On the occasion of her retirement, Gettysburg Borough councilmember Patti Lawson reviewed many of Main Street Gettysburg’s Deb Adamik’s accomplishments during her fourteen years as President and Chief Executive Officer. Lawson said Adamik’s achievements included the creation of the Wills House, the coordination of the 150th anniversary of the Gettysburg battle, leadership on the Steinwehr Ave. reconstruction project, and creation of the Long, Long, Long, Long Dinner party and the Gettysburg Christmas Festival.
Lawson said Adamik’s mantra is “If we can come together as a community we can accomplish anything.”
For More about Deb Adamik and her Career at Main Street Gettysburg, Please see our Podcast Interview with her.
“You’re such a wonderful person. You’re one of my favorite people in the world. You were an amazing leader,” said councilmember Chris Berger.
“There will be big shoes to fill when you leave and you’ll be missed considerably,” said Gettysburg Major Ted Streeter.
Adamik thanked borough manager Charles Gable, saying “It was a pleasure to work with this community.”
Adamik will be replaced by incoming Director Jill Sellers. Saying the transition was going smoothly, Sellers said “I’m excited to be in this position. Main St. has survived COVID, but barely.” Sellers said some grant money was in the works and that the Long Dinner Party and the Christmas Festival were under consideration for 2021.
Glenny said he was very proud of the police work done after the shooting that occurred early in the morning on March 11 in the parking lot of the Members First Credit Union, 105 Chambersburg St. “We went from very little information to having that actor in custody with some impressive teamwork from the staff that was on duty that day within hours. In all honesty, one of the best I’ve seen in my 30-plus years. It just went very smoothly. It points to the professionalism of the officers we have.” said Glenny.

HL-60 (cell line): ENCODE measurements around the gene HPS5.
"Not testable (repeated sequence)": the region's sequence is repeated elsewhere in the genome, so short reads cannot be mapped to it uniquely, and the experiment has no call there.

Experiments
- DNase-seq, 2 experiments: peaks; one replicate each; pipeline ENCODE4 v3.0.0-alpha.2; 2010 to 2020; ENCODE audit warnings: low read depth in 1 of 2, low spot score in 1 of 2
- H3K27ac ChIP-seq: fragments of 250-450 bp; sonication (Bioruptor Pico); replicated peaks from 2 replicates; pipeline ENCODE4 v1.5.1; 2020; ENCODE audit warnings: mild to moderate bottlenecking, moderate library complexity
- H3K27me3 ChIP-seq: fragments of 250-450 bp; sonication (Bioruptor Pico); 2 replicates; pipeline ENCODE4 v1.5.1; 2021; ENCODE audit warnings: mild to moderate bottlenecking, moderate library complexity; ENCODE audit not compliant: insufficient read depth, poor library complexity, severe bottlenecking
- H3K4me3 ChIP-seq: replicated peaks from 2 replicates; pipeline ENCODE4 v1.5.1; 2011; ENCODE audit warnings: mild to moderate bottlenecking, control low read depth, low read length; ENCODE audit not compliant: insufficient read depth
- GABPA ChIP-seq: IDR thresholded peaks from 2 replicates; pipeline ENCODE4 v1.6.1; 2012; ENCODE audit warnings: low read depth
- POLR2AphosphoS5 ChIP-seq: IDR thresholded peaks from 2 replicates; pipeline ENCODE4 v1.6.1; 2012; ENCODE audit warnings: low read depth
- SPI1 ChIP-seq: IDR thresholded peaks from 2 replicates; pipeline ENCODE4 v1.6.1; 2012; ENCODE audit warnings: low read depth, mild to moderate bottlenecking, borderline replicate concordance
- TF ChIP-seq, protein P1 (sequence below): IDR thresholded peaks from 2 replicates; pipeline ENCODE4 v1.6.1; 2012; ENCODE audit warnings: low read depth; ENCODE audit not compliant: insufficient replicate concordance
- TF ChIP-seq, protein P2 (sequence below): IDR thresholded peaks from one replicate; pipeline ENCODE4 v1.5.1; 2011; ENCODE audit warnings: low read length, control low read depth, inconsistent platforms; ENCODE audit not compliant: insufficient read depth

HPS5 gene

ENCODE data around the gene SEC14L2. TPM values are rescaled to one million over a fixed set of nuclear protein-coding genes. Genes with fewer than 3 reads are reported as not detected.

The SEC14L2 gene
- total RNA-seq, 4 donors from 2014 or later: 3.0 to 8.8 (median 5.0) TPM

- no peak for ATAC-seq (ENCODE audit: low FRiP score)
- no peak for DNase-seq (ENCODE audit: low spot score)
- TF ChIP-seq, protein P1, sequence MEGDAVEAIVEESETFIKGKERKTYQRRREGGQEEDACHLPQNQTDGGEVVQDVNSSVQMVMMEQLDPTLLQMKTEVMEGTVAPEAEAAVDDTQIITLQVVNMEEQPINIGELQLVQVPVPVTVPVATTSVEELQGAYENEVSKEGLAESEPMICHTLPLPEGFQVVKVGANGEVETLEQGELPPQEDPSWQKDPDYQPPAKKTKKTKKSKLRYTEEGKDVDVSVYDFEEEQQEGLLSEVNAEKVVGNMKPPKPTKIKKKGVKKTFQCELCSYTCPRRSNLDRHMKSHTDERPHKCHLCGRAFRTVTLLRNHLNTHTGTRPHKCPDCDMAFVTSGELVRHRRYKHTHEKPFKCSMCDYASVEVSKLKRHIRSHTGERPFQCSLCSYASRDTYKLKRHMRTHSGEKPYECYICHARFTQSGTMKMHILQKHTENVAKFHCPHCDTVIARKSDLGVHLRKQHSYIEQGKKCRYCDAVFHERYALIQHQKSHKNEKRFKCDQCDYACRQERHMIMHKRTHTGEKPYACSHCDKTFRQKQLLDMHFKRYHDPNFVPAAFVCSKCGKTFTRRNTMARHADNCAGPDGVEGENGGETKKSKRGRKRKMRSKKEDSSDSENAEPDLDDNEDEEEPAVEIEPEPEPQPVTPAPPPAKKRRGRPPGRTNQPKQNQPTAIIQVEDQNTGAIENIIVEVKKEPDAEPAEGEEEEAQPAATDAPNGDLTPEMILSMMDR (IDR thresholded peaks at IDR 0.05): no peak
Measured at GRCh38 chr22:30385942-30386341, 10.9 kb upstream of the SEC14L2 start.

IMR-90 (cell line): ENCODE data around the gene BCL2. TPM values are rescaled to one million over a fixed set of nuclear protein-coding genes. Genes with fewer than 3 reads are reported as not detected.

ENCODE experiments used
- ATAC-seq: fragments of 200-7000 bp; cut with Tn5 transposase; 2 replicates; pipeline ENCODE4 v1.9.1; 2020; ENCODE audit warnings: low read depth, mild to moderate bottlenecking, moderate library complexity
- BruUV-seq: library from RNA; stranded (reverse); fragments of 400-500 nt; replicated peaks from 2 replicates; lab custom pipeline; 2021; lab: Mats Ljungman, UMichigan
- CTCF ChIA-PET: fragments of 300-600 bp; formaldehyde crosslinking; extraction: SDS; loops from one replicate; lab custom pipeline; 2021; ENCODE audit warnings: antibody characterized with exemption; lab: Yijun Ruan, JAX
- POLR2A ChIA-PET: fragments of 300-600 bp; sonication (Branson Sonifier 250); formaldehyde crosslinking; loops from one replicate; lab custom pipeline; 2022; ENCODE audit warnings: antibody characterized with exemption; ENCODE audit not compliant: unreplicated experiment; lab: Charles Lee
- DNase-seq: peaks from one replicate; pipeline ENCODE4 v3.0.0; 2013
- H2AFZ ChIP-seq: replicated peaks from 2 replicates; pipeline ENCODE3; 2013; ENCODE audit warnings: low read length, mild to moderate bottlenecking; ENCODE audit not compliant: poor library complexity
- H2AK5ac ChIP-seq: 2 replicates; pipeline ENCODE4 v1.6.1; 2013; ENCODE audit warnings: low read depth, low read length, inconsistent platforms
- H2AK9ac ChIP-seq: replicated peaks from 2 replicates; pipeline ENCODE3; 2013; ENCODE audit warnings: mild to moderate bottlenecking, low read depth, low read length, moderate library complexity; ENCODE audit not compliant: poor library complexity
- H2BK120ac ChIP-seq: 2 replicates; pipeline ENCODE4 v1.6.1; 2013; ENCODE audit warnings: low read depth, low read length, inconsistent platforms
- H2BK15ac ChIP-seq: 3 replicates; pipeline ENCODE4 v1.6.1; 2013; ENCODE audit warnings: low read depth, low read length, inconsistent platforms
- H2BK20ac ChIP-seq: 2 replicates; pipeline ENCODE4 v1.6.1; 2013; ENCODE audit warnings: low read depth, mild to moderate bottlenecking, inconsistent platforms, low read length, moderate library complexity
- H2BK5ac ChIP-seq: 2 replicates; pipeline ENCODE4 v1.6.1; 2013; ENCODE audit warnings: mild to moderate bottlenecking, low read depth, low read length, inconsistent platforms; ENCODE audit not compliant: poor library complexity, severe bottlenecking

Glenny said police dogs were used to locate spent bullet casings and that the fire department helped provide lighting during the search. Glenny also thanked the county sheriff’s office.
Berger said he agreed with Glenny’s assessment of the excellence of the work following the shooting “We get a steady diet of negative stories about the police and here is a really positive story,” he said.
Several other council members also praised the police department’s work.
Glenny said the gun used in the shooting was not obtained inappropriately but that the person who used it was not legally allowed to have it.
Glenny said the force was also actively assessing speeds on roads entering the borough. He said officers had clocked the speeds of over 300 vehicles on Baltimore St. and that the fastest clocked was 34 m.p.h. Cars entering the borough on Buford Ave. was a different story, he said, with several citations issued for vehicles traveling more than 15 miles per hour over the speed limit.